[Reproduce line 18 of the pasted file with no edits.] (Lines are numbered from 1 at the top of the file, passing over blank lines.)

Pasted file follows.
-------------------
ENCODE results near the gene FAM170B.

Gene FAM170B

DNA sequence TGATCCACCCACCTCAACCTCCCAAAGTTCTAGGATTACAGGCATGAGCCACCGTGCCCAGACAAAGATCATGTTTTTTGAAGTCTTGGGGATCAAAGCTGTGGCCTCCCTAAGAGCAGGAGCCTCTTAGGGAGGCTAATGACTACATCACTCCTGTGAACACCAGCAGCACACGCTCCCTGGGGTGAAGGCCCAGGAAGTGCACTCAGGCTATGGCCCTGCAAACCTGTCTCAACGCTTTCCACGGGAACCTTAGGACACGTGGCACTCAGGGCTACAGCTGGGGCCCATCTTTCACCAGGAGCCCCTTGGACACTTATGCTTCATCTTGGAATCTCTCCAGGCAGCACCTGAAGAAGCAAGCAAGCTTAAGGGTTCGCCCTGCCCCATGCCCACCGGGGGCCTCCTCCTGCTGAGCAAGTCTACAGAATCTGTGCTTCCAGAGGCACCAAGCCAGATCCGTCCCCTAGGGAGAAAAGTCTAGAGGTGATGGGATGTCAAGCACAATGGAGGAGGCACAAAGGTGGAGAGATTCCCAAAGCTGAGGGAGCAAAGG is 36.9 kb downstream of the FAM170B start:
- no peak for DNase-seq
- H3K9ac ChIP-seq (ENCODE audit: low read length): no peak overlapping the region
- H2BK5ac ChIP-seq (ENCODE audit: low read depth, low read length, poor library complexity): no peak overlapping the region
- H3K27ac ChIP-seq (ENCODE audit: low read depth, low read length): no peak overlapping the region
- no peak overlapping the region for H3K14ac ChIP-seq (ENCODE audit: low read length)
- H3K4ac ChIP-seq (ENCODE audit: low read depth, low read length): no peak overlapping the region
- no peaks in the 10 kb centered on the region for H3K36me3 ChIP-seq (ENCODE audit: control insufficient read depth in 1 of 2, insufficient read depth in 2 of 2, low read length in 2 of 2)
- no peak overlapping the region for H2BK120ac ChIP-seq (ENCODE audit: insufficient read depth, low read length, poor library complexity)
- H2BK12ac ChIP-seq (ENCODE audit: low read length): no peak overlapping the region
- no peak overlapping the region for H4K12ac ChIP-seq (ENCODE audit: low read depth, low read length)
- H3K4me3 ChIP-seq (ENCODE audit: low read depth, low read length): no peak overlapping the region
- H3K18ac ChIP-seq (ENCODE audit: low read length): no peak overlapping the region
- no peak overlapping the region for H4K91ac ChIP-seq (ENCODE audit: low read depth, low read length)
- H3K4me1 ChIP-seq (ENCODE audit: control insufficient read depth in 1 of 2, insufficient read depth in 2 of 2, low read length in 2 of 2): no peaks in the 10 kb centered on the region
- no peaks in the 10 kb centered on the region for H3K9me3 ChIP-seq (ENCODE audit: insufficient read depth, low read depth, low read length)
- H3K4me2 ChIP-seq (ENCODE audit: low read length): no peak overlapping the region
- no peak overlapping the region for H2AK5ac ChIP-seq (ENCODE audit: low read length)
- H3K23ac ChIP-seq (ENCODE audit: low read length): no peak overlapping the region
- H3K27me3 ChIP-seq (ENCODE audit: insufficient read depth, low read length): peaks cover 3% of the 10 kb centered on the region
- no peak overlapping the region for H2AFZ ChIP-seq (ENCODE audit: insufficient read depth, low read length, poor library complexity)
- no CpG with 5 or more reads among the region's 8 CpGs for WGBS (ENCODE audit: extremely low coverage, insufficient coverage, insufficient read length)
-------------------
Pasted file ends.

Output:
- no peaks in the 10 kb centered on the region for H3K9me3 ChIP-seq (ENCODE audit: insufficient read depth, low read depth, low read length)